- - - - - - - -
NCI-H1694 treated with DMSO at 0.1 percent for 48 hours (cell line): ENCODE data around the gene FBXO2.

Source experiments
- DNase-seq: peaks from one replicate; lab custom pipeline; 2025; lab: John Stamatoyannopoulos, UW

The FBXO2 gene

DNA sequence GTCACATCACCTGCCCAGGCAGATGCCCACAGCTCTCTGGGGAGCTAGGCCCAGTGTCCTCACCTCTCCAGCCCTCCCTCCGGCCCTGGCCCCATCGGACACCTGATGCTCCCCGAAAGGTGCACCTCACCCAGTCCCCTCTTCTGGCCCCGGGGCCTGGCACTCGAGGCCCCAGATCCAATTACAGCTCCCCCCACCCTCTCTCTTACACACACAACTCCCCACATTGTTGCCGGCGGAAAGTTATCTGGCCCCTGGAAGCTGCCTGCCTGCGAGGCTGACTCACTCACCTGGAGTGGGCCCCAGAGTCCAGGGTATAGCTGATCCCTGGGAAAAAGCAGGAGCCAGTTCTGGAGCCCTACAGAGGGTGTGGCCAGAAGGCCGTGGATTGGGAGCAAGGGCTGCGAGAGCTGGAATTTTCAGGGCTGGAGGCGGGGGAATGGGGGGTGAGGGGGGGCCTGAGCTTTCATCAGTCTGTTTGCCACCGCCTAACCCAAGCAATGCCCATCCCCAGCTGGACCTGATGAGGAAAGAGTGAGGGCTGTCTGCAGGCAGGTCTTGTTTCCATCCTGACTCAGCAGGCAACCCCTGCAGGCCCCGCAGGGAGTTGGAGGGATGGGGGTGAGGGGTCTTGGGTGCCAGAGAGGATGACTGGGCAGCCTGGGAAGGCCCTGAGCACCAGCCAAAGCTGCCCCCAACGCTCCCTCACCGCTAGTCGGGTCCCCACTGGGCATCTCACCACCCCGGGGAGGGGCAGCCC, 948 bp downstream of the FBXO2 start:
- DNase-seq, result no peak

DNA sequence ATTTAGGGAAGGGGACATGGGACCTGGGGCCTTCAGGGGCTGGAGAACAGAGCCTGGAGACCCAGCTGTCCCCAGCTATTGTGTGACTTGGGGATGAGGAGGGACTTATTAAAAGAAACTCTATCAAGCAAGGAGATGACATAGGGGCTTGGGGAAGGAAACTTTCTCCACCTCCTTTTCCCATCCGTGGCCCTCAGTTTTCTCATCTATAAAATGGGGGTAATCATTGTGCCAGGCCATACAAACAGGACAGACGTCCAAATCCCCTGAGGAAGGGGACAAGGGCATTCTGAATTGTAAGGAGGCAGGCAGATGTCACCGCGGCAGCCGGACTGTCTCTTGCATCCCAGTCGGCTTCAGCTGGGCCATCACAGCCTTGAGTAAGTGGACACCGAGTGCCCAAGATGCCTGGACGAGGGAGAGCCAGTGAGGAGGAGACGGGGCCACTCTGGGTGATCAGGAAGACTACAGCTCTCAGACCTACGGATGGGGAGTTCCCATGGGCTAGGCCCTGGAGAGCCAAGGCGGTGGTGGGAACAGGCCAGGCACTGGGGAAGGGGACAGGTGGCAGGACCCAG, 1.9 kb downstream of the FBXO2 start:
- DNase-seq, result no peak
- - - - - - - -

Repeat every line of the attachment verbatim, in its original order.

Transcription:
NCI-H1694 treated with DMSO at 0.1 percent for 48 hours (cell line): ENCODE data around the gene FBXO2.

Source experiments
- DNase-seq: peaks from one replicate; lab custom pipeline; 2025; lab: John Stamatoyannopoulos, UW

The FBXO2 gene

DNA sequence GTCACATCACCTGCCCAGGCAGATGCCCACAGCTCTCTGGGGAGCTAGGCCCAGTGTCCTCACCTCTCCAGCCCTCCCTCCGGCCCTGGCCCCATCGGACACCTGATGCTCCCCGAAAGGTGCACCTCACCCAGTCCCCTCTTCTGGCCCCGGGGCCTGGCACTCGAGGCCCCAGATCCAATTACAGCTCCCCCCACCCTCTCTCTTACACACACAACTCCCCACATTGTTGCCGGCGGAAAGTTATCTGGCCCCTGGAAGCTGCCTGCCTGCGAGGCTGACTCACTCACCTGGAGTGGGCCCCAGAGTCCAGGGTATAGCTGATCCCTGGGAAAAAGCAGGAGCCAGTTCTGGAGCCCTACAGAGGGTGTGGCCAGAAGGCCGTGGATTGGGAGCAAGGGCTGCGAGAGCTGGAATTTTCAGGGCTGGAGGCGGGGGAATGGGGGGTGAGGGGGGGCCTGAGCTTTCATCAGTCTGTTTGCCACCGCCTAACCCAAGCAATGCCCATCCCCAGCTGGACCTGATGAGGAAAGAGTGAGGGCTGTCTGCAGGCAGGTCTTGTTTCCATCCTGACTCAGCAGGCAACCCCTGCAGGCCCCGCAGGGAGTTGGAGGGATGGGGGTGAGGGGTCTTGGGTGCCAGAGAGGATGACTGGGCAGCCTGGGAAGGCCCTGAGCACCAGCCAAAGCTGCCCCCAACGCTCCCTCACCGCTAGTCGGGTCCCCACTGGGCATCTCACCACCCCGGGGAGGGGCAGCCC, 948 bp downstream of the FBXO2 start:
- DNase-seq, result no peak

DNA sequence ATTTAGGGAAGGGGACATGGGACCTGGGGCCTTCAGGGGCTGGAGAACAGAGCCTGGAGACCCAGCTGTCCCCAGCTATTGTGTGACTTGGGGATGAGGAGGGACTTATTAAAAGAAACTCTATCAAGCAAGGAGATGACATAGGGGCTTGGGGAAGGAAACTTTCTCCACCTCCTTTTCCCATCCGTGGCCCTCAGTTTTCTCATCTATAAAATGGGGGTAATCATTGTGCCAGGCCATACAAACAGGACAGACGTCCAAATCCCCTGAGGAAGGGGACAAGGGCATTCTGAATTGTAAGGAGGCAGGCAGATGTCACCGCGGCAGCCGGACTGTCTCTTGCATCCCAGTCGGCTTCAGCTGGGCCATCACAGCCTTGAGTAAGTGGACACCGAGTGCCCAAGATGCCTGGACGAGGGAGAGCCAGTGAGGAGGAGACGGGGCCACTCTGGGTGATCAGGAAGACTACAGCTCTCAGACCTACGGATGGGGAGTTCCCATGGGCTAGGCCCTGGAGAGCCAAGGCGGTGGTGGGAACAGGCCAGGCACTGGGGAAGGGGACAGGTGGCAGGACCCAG, 1.9 kb downstream of the FBXO2 start:
- DNase-seq, result no peak